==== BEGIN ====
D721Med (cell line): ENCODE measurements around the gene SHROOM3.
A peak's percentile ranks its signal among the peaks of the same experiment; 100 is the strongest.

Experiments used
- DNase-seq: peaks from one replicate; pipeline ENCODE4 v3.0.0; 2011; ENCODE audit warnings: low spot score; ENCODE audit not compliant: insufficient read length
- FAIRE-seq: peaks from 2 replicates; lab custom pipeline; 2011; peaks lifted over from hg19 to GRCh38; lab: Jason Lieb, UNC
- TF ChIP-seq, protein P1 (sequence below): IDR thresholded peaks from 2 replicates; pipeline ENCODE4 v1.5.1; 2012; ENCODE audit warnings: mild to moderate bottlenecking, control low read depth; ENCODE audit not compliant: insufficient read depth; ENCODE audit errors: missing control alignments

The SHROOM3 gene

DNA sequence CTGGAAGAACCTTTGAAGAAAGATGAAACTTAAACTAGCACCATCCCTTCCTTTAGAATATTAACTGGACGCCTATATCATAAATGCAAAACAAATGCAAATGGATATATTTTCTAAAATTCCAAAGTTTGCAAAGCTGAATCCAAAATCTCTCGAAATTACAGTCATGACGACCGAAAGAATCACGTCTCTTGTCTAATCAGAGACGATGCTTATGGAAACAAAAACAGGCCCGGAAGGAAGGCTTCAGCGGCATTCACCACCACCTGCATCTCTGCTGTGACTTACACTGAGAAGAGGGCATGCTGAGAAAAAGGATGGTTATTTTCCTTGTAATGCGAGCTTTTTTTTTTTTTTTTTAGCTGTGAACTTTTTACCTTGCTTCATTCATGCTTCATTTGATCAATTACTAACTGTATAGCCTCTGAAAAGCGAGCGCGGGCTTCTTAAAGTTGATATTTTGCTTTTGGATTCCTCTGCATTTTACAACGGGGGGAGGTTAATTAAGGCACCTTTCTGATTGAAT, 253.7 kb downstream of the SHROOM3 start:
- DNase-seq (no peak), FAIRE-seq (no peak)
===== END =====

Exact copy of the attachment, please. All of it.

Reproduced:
D721Med (cell line): ENCODE measurements around the gene SHROOM3.
A peak's percentile ranks its signal among the peaks of the same experiment; 100 is the strongest.

Experiments used
- DNase-seq: peaks from one replicate; pipeline ENCODE4 v3.0.0; 2011; ENCODE audit warnings: low spot score; ENCODE audit not compliant: insufficient read length
- FAIRE-seq: peaks from 2 replicates; lab custom pipeline; 2011; peaks lifted over from hg19 to GRCh38; lab: Jason Lieb, UNC
- TF ChIP-seq, protein P1 (sequence below): IDR thresholded peaks from 2 replicates; pipeline ENCODE4 v1.5.1; 2012; ENCODE audit warnings: mild to moderate bottlenecking, control low read depth; ENCODE audit not compliant: insufficient read depth; ENCODE audit errors: missing control alignments

The SHROOM3 gene

DNA sequence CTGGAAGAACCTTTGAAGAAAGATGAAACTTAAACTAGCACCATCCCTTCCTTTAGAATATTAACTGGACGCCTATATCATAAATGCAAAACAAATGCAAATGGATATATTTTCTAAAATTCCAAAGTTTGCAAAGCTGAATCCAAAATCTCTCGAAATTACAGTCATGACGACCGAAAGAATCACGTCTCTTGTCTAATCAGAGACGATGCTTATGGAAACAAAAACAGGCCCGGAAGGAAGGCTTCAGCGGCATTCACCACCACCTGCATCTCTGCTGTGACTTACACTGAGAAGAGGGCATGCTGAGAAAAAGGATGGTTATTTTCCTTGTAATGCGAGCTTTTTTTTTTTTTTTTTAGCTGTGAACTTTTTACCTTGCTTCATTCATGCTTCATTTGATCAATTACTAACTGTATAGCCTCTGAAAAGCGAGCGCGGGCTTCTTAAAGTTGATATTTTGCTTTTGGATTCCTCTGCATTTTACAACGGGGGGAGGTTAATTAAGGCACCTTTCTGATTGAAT, 253.7 kb downstream of the SHROOM3 start:
- DNase-seq (no peak), FAIRE-seq (no peak)